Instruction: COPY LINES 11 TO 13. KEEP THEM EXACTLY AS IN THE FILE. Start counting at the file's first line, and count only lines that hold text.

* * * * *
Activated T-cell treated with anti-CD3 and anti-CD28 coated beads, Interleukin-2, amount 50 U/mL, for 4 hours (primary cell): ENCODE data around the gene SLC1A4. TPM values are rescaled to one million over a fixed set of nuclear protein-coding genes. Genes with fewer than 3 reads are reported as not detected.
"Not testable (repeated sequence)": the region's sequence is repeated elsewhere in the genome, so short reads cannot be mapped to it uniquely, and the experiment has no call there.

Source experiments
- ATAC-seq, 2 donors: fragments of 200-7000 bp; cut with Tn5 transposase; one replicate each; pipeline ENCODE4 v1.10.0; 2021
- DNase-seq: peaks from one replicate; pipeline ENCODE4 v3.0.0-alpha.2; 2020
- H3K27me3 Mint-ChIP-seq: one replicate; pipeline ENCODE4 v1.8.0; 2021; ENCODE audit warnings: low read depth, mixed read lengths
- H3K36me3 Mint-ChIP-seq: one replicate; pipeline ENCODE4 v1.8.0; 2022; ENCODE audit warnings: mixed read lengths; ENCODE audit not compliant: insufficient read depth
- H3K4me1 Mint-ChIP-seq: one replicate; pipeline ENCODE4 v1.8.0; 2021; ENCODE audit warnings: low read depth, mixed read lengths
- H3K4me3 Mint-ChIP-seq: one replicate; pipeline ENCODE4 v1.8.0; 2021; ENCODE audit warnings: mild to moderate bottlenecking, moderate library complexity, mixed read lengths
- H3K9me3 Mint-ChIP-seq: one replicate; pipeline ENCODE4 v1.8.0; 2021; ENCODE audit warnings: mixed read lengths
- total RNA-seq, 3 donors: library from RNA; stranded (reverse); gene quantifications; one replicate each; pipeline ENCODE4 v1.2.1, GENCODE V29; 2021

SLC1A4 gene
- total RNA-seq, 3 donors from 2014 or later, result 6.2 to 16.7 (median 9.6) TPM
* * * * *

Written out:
- total RNA-seq, 3 donors: library from RNA; stranded (reverse); gene quantifications; one replicate each; pipeline ENCODE4 v1.2.1, GENCODE V29; 2021

SLC1A4 gene
- total RNA-seq, 3 donors from 2014 or later, result 6.2 to 16.7 (median 9.6) TPM